What happens when someone you love relapses and decides not to get sober again?
Regardless of whether that person is a parent or a close friend, it’s a challenge, to say the least. In AA, we are told “we simply do not stop drinking so long as we place dependence upon other people ahead of dependence on a higher power¹” This statement alone verifies the need to allay one’s reliance upon the static nature of the sick, and instead turn the focus on paving a new path toward healing.
In 1951, Al-Anon began using the steps, giving those married to and reared by the alcoholic, tools with which they could live by. One thing is key: Al-Anon and Alateen don’t focus or talk about the alcoholic; they instead focus on themselves and learn how they can lead a happier, freer life. Here, the lesson is not to fix the person we love, but rather how to live life fully and independent of their disease. That’s tough, especially when our expectations have taken hold: “If only they get sober, then everything will be okay.” or “I’m not the one with the problem, they are.” But when we place our focus on fixing someone else’s problems, obsess over their emotional health, and base our lives around their well-being, that IS a problem.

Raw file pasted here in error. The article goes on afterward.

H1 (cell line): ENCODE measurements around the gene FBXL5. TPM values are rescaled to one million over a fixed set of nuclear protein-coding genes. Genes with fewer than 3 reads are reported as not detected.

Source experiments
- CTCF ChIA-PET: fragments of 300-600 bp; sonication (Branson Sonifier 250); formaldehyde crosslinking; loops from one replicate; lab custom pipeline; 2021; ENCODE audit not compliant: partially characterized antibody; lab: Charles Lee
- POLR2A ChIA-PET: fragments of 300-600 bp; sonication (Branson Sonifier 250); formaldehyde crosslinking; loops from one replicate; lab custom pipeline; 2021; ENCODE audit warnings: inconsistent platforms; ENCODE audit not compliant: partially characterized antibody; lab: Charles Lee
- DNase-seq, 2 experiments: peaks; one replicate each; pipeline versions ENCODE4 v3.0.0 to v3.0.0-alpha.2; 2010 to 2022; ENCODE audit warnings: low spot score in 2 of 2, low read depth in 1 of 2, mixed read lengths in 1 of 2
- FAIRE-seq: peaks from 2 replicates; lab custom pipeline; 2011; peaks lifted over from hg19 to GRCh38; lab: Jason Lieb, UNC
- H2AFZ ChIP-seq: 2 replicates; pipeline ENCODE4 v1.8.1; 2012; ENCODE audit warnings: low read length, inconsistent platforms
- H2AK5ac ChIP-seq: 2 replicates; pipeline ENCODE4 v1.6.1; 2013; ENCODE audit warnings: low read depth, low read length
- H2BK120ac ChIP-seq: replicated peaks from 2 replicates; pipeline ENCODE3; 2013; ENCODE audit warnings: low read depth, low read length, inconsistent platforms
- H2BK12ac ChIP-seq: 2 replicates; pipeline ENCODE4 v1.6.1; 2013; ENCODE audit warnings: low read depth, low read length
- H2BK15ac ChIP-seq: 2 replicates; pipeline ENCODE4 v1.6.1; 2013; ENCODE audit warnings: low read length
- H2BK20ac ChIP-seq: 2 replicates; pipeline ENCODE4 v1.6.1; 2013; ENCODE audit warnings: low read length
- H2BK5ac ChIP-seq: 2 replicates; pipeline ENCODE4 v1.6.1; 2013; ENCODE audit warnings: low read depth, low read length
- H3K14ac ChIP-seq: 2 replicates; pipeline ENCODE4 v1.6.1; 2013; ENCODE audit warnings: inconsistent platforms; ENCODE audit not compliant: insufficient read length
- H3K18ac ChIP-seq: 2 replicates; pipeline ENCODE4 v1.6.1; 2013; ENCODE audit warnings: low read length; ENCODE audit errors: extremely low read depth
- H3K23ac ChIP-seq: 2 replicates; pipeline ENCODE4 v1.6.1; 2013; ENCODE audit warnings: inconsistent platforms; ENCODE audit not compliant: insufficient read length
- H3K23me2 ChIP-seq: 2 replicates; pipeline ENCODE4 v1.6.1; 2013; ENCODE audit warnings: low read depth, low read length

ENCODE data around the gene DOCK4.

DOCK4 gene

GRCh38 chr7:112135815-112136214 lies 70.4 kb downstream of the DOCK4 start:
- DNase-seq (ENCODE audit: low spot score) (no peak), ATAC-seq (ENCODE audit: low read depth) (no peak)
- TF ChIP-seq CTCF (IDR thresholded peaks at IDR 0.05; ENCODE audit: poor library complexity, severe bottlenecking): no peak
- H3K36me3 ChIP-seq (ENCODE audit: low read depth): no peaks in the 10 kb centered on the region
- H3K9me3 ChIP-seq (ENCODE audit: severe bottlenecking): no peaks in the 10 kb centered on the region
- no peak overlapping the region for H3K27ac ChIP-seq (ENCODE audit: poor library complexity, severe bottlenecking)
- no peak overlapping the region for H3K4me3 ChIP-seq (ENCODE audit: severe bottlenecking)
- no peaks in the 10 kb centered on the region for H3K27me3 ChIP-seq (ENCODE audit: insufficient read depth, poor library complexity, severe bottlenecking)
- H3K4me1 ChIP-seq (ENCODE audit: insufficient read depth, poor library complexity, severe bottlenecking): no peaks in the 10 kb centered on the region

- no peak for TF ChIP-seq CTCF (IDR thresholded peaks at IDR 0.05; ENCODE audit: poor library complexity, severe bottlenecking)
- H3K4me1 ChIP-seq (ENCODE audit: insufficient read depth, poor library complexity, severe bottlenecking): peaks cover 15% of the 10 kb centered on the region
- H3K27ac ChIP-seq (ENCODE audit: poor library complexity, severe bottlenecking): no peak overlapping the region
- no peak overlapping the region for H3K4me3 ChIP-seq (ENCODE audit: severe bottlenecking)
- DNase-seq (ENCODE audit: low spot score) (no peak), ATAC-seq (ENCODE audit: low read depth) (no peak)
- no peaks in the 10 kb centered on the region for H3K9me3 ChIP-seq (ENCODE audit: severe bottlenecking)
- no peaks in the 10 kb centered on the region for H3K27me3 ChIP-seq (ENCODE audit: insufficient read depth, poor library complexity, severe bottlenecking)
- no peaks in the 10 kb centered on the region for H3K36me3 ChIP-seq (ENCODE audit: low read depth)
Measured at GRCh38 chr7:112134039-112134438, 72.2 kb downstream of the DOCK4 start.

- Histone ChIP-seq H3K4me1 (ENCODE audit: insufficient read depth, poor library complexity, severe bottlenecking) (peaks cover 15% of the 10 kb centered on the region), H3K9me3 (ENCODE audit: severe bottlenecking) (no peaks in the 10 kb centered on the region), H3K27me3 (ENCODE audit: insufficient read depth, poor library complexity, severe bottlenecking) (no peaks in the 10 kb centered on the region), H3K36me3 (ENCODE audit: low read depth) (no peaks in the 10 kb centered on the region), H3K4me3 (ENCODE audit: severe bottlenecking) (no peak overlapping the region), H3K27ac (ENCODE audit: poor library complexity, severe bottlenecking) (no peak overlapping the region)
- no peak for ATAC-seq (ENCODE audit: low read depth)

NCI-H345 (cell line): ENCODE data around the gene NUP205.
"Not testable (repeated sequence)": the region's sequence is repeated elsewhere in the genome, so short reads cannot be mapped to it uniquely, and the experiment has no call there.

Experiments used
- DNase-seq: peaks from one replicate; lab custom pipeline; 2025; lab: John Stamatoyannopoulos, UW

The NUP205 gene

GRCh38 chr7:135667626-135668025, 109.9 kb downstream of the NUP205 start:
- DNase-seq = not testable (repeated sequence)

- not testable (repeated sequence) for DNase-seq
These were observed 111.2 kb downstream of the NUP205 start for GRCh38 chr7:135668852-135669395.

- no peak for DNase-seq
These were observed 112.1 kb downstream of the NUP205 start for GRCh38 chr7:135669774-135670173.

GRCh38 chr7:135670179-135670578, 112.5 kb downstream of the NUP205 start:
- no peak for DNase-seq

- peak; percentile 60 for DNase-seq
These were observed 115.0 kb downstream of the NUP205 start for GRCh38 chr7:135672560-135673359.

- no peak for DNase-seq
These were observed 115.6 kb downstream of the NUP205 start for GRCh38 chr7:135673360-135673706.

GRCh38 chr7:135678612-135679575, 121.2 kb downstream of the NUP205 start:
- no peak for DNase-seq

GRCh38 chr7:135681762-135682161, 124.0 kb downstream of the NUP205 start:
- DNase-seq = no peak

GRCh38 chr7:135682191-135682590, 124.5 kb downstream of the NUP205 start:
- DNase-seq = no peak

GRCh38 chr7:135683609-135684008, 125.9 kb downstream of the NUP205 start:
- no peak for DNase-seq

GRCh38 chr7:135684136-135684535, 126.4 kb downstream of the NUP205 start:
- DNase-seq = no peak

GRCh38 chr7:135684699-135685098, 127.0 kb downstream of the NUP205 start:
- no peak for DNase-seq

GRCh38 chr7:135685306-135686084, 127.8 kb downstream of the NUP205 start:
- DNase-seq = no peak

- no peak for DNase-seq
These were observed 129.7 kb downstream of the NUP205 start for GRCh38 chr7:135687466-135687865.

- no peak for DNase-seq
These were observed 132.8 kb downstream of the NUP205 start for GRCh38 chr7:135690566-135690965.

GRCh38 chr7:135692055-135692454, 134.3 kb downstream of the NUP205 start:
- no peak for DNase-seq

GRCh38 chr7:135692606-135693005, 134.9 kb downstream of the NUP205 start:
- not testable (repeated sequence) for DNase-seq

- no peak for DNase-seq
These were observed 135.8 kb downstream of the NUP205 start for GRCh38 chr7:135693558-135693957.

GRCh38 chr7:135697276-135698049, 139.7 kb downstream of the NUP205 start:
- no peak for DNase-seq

Alateen is a wonderful support for kids struggling with alcoholic/addict parents or siblings. When chaos is the norm, then Alateen provides tools for weathering the storm. As kids living with alcoholics and addicts know, reaffirming reality in their day-to-day lives is the norm; the steps and fellowship: however, help provide a healthy, non-threatening way to do that. At some point, we find that part of supporting someone else’s sobriety means allowing them to walk their own path, no matter how rocky that path may be. We can’t walk it for them. If that means that their sobriety is tenuous at best, then we have to learn how to step aside. I call it loving someone with boundaries. In other words, we can love you when you’re in your disease, but we won’t hold you up.
¹ BB Page 98 (Note: “God” was replaced with “higher power” in the post.)